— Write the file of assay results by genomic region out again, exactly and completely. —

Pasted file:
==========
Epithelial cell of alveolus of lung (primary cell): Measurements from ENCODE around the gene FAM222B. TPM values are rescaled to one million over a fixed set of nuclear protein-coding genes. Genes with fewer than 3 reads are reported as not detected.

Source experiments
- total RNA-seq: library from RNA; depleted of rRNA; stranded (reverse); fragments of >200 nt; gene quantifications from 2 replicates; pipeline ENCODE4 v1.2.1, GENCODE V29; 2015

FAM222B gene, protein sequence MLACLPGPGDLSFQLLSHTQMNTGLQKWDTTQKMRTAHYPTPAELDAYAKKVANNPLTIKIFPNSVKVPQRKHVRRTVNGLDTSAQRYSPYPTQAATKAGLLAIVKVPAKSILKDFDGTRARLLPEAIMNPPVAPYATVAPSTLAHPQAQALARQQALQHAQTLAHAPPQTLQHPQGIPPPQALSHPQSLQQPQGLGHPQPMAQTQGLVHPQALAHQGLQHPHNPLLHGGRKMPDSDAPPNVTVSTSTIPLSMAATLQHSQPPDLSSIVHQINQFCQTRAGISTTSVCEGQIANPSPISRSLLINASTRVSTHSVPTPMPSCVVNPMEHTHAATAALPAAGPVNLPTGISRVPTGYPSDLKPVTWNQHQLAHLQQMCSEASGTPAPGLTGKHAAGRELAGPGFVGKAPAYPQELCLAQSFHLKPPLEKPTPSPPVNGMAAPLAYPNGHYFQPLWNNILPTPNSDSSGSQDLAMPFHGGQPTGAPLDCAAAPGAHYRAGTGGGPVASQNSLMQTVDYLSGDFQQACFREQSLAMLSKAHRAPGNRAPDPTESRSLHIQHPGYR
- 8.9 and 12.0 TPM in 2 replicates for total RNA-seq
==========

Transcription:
Epithelial cell of alveolus of lung (primary cell): Measurements from ENCODE around the gene FAM222B. TPM values are rescaled to one million over a fixed set of nuclear protein-coding genes. Genes with fewer than 3 reads are reported as not detected.

Source experiments
- total RNA-seq: library from RNA; depleted of rRNA; stranded (reverse); fragments of >200 nt; gene quantifications from 2 replicates; pipeline ENCODE4 v1.2.1, GENCODE V29; 2015

FAM222B gene, protein sequence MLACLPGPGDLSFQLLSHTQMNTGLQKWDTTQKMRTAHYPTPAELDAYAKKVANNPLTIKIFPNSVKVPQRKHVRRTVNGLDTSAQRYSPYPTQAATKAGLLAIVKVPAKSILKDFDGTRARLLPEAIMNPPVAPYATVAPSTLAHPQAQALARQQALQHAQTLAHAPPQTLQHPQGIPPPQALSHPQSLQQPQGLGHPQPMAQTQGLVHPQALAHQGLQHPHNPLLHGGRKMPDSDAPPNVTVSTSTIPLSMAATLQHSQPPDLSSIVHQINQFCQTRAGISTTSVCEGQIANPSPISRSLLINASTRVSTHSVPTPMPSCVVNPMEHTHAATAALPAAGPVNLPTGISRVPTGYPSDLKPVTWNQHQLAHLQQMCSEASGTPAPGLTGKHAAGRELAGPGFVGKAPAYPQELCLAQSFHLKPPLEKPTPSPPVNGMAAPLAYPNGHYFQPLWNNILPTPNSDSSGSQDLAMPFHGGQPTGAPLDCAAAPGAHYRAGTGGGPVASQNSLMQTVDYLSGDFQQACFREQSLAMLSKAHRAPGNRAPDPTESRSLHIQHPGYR
- 8.9 and 12.0 TPM in 2 replicates for total RNA-seq